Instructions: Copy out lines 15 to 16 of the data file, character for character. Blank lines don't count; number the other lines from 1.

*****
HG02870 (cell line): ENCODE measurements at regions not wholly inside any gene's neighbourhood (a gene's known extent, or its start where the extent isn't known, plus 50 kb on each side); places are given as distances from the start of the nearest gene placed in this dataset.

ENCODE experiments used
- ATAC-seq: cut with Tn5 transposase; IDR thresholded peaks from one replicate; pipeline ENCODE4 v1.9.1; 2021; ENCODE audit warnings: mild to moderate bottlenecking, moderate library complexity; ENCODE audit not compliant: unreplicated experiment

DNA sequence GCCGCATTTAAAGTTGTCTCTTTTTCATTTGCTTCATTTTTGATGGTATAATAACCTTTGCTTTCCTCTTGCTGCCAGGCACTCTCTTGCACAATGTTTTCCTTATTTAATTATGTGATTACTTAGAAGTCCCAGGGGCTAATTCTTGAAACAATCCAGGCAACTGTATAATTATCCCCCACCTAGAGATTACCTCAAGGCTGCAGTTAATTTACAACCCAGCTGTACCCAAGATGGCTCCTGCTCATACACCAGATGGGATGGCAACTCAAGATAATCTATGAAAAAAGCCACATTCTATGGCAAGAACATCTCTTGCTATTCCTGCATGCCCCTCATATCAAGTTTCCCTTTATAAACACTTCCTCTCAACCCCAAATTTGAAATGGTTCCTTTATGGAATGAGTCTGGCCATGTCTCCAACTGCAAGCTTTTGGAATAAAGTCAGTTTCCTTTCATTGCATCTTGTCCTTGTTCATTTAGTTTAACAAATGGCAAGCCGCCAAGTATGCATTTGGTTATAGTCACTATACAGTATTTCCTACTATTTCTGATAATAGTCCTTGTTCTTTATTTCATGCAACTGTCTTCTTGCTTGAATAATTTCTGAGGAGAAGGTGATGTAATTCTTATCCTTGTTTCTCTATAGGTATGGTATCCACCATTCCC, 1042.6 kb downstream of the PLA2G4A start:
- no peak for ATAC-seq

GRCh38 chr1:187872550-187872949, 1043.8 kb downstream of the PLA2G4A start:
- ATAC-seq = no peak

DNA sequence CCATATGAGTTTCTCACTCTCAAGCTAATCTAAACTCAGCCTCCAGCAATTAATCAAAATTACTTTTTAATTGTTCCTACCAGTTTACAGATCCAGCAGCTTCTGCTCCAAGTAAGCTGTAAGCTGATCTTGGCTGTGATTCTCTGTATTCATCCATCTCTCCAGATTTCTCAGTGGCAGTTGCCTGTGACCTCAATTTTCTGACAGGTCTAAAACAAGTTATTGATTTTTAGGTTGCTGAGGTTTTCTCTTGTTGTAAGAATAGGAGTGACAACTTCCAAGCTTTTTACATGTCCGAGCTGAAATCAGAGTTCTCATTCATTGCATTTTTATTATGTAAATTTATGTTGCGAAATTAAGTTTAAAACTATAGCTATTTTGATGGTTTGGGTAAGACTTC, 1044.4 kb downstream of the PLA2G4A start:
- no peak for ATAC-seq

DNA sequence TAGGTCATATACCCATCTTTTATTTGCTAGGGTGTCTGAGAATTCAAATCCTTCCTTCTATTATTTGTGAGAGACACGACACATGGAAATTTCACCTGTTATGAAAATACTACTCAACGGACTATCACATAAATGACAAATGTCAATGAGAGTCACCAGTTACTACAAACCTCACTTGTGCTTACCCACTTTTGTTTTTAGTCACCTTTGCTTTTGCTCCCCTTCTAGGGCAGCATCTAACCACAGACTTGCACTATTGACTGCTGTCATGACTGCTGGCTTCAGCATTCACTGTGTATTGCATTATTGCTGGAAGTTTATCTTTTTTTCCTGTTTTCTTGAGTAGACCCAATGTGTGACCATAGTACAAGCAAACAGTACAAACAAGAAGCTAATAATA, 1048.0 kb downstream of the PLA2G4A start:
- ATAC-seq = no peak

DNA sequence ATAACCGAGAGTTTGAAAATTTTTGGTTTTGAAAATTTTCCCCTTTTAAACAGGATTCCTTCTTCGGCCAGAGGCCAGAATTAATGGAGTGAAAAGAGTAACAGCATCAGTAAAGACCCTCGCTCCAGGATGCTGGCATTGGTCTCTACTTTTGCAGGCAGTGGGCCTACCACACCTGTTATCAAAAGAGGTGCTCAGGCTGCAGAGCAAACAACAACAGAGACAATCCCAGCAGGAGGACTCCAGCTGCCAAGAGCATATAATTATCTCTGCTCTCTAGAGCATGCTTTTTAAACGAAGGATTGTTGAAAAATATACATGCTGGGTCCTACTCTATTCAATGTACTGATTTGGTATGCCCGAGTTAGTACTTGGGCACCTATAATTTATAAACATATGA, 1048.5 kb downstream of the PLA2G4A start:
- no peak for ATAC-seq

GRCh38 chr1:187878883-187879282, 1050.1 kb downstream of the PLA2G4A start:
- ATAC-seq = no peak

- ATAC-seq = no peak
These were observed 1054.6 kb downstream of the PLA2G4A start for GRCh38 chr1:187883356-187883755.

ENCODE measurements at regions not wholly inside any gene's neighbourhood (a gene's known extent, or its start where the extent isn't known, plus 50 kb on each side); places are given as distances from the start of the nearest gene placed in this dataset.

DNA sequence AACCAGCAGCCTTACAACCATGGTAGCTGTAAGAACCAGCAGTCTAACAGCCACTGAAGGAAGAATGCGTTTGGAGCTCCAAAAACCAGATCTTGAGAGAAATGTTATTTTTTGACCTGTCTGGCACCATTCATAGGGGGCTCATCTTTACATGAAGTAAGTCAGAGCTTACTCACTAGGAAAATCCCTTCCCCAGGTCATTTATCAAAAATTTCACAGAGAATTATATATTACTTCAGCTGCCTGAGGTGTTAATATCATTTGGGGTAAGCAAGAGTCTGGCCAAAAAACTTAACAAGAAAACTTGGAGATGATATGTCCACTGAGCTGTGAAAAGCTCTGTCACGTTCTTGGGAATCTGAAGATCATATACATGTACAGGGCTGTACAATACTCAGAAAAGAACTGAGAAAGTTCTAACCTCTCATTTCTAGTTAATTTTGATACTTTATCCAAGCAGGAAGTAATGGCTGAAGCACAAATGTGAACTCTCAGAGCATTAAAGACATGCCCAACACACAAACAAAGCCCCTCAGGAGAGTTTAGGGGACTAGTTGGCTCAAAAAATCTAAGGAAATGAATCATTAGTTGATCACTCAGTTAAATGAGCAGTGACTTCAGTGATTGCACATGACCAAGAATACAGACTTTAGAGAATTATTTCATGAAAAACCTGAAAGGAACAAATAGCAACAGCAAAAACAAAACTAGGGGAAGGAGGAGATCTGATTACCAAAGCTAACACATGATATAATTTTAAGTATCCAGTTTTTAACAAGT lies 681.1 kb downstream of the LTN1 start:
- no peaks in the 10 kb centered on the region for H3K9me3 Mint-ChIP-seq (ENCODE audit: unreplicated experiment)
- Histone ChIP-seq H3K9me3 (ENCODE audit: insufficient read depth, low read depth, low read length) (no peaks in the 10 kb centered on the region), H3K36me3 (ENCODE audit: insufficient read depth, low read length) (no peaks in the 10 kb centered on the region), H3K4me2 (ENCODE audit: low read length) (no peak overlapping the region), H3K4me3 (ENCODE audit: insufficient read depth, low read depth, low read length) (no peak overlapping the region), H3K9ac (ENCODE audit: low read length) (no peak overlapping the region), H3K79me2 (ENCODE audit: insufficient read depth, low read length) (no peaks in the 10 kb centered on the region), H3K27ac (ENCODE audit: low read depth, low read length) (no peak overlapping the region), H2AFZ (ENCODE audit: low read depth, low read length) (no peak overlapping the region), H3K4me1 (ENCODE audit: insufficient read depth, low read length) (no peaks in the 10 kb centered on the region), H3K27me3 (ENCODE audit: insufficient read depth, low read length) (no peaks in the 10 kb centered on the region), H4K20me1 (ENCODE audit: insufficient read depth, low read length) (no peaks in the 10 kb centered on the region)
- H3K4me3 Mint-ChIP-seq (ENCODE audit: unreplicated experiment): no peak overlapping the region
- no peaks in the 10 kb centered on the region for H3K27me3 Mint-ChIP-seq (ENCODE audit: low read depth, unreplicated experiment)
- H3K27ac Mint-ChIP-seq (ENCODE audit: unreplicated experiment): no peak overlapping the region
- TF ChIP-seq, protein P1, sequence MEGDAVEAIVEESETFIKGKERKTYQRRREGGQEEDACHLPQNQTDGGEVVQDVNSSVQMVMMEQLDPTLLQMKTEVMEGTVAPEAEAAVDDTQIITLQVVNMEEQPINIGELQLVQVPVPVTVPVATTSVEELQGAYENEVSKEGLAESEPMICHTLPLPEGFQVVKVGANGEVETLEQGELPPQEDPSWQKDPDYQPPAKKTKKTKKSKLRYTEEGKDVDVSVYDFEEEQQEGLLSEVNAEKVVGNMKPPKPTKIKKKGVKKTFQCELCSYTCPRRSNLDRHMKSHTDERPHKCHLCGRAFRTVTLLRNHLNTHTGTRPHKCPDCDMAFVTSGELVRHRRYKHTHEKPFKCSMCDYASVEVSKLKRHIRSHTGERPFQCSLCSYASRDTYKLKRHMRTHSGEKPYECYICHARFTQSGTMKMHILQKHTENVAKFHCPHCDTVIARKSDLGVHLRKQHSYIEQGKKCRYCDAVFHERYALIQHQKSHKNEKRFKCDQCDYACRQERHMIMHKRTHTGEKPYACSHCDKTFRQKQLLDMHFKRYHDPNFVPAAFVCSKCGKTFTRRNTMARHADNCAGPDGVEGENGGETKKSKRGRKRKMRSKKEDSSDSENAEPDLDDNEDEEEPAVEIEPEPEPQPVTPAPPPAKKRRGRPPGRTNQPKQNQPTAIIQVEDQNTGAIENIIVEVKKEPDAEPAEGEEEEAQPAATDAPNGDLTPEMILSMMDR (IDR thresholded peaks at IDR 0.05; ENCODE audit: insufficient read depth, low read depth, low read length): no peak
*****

- ATAC-seq = no peak

- ATAC-seq = no peak